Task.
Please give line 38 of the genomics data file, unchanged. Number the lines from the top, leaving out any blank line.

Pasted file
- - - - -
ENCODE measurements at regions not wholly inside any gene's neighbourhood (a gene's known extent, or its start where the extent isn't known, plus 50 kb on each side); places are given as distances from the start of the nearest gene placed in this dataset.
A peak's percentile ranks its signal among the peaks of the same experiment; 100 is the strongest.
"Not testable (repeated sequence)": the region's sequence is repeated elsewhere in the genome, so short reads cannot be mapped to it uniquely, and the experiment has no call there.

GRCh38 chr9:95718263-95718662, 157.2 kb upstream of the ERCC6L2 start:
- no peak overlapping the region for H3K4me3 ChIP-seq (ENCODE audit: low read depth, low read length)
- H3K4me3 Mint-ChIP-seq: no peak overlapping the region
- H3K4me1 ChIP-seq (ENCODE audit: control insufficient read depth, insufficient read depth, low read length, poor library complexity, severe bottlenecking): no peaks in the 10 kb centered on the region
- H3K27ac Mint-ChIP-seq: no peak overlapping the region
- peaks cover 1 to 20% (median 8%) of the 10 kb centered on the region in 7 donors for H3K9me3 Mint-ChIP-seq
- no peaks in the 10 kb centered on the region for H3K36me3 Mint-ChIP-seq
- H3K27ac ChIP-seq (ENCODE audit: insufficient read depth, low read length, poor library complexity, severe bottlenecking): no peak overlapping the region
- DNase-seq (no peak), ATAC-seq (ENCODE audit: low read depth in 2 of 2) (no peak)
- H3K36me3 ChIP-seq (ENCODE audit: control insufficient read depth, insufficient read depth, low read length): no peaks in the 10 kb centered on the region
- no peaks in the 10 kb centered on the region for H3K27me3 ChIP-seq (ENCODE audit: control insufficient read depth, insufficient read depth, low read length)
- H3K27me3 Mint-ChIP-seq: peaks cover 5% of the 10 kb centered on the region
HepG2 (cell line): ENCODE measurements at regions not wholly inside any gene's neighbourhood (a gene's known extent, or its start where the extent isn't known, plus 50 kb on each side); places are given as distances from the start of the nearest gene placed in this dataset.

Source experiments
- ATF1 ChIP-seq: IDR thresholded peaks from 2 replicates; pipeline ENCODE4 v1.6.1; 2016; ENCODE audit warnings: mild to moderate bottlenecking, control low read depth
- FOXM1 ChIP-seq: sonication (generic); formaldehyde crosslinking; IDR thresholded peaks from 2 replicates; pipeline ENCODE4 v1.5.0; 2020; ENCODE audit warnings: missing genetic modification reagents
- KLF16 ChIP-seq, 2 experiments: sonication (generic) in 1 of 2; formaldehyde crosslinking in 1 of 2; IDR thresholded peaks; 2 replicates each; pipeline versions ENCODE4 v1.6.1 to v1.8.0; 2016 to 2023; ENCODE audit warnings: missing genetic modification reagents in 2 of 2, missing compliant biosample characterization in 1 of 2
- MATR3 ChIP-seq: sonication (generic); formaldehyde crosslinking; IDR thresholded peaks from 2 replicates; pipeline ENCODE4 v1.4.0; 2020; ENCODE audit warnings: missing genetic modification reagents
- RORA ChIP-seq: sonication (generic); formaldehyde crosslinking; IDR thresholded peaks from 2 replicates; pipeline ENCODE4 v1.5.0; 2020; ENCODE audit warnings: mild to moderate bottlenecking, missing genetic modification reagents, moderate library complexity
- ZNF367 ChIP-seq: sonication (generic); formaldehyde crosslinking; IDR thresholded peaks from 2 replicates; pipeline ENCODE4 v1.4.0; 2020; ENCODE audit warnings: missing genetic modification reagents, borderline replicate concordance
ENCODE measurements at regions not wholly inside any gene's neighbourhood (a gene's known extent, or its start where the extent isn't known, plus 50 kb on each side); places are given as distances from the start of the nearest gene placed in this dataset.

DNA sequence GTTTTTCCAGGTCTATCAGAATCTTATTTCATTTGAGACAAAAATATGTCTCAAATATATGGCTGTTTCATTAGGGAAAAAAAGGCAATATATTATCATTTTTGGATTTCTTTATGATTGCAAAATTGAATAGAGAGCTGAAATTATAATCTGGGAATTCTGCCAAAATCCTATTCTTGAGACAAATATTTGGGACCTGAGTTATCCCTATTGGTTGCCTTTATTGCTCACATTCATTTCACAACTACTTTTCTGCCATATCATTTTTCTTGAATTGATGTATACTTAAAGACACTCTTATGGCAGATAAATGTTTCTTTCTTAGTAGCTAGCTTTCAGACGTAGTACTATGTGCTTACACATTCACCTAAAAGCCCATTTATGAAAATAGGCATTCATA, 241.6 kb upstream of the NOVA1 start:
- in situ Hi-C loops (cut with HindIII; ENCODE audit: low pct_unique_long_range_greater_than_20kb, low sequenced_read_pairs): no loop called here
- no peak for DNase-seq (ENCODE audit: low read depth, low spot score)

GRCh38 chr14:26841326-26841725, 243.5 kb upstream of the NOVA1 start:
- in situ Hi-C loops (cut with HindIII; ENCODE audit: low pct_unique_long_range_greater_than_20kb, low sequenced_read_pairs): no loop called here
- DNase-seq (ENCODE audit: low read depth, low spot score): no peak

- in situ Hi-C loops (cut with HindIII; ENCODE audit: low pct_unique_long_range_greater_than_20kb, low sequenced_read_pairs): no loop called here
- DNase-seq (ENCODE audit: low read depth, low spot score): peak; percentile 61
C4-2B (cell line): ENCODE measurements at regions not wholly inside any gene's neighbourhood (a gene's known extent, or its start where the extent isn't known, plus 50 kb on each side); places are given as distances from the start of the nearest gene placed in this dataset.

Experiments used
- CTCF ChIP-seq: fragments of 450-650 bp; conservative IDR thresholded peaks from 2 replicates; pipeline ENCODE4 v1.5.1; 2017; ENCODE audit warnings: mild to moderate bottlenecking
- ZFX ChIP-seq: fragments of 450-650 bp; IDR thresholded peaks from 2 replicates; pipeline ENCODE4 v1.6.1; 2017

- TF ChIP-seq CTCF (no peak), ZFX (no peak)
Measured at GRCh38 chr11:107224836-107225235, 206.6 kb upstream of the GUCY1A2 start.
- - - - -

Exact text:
Measured at GRCh38 chr11:107224836-107225235, 206.6 kb upstream of the GUCY1A2 start.